To understand the significance of this development, one must first appreciate how dominant left-wing politics is among Turkey’s Kurds. During the Cold War, the Kurds identified with the Marxist tradition. Considering that they were the country’s largest ethnic minority, living in some of its poorest parts, and being denied their rights by a government that was a NATO ally, this made sense.
The Kurdistan Workers’ Party (PKK) was founded in the late 1970s and began fighting the Turkish state for an independent Kurdistan. Within Turkey, it quickly dominated all other Kurdish groups, setting the tone for Kurdish politics in the country for decades to come. The first legal political parties emerged in the 1990s, when adherents of the PKK’s tradition began to be elected to municipalities in the southeastern region of Turkey, as well as the national assembly in Ankara. Kurdish politicians would assume office, only to be banned and jailed, a pattern that continues to this day. In 1999, the state captured the PKK’s leader, Abdullah Ocalan, triggering a shift in the PKK’s approach from its orthodox Marxist stance into a more progressive-communitarian model. Throughout the 2000s, its politics evolved from being about secession from Turkey to achieving regional autonomy or “democratic autonomy” within it.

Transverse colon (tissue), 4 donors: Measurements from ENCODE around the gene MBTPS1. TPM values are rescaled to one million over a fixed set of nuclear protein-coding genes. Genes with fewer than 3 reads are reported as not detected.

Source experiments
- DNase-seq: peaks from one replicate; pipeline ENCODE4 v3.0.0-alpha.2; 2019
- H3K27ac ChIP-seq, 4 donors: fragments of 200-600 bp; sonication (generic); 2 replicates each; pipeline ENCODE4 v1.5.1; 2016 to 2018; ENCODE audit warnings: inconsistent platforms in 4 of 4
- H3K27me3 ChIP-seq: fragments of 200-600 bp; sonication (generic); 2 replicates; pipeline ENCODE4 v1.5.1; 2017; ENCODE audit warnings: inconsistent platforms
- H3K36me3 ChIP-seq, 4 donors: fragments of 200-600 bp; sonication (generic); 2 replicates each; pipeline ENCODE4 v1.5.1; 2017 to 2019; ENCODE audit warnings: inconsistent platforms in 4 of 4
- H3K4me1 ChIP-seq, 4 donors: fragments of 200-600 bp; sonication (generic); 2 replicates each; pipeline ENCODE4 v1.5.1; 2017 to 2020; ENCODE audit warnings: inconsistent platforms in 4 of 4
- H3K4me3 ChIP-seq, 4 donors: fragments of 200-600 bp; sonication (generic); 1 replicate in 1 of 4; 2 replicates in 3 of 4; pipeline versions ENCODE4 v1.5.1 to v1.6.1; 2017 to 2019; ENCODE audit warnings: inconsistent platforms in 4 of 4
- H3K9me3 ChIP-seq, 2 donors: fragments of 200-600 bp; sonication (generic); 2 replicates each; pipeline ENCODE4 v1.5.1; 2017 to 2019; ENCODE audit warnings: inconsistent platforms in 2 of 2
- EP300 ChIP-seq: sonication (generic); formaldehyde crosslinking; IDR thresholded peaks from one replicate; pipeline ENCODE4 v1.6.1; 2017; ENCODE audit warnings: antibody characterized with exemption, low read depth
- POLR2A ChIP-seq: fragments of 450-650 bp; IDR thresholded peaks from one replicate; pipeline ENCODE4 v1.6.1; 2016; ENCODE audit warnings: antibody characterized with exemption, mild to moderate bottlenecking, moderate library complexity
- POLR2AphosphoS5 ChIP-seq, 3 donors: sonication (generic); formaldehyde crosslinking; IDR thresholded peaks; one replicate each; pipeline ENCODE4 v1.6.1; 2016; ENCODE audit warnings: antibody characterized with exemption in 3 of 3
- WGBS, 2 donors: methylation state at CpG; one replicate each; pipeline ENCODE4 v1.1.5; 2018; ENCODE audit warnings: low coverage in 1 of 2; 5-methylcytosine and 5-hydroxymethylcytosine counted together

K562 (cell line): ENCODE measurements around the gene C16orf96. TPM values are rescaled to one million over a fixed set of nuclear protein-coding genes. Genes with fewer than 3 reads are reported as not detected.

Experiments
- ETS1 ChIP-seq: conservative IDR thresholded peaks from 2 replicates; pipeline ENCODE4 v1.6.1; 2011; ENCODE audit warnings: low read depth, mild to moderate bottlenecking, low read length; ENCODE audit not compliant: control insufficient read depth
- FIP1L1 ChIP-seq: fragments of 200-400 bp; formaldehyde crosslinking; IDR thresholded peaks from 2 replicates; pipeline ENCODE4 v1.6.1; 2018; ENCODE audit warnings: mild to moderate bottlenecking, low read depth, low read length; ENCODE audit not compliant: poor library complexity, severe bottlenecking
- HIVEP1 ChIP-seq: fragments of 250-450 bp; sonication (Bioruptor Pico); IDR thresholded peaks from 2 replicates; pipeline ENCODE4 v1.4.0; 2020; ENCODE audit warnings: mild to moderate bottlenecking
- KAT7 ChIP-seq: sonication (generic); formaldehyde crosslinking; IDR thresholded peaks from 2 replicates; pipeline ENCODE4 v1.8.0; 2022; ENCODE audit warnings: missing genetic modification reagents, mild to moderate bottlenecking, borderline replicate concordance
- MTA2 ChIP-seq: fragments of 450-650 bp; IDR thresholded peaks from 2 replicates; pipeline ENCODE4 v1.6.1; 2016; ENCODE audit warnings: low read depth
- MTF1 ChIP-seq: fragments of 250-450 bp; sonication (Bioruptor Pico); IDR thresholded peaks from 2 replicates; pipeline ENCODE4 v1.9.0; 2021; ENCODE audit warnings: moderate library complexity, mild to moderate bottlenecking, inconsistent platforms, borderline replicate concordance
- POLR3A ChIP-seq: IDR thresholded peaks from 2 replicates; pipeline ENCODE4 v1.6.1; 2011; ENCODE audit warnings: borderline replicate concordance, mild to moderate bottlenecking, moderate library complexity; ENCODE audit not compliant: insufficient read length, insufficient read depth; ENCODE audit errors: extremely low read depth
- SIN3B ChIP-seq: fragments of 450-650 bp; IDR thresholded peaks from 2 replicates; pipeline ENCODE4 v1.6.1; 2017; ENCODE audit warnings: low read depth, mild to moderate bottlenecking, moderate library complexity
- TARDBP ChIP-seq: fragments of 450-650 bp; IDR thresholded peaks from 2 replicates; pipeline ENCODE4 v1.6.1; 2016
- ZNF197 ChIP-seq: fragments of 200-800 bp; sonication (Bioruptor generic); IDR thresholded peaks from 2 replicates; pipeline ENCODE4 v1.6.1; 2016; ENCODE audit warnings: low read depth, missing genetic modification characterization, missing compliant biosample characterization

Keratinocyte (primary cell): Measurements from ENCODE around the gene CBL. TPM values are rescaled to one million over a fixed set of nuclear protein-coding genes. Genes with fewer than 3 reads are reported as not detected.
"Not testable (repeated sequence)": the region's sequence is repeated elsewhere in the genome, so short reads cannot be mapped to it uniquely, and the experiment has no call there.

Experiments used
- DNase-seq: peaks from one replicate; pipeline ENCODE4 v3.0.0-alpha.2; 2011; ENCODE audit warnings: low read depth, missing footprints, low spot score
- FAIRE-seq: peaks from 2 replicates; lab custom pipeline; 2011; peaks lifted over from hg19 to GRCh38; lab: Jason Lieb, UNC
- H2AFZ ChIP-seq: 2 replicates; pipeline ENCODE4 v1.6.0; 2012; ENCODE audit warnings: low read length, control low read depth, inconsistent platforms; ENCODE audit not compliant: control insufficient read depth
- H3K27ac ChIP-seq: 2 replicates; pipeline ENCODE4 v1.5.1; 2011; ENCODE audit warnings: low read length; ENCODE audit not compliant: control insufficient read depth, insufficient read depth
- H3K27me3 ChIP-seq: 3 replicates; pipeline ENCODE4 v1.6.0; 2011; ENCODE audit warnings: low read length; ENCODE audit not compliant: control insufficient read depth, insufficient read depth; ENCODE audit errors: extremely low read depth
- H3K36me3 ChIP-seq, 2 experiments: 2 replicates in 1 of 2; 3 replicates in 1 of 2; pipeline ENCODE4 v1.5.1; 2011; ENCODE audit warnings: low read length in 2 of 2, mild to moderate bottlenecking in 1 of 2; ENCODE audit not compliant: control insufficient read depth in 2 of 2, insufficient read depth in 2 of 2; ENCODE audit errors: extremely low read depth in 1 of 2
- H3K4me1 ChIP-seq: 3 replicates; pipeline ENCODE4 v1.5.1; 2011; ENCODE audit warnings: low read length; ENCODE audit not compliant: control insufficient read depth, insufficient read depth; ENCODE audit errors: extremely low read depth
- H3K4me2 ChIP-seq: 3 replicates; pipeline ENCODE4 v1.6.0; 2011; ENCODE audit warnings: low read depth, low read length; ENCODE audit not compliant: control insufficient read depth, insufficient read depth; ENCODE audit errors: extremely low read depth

Meanwhile, the Kurdish right, made up of tribal leaders, religious clerics, and other conservatives, traditionally lent their support to Turkish center-right parties. This support was rooted in the threat that the PKK posed to the landowning classes of the Kurdish regions. In the 1990s, the Kurdish right shifted its support to Turkish Islamist parties. Here, they could see themselves as fellow subjects of the Islamic “Ummah” and challenge the Kemalist state’s secular and nationalistic impositions.
The Kurdish right … was willing to negate Kurdish identity in order to earn the state’s protection.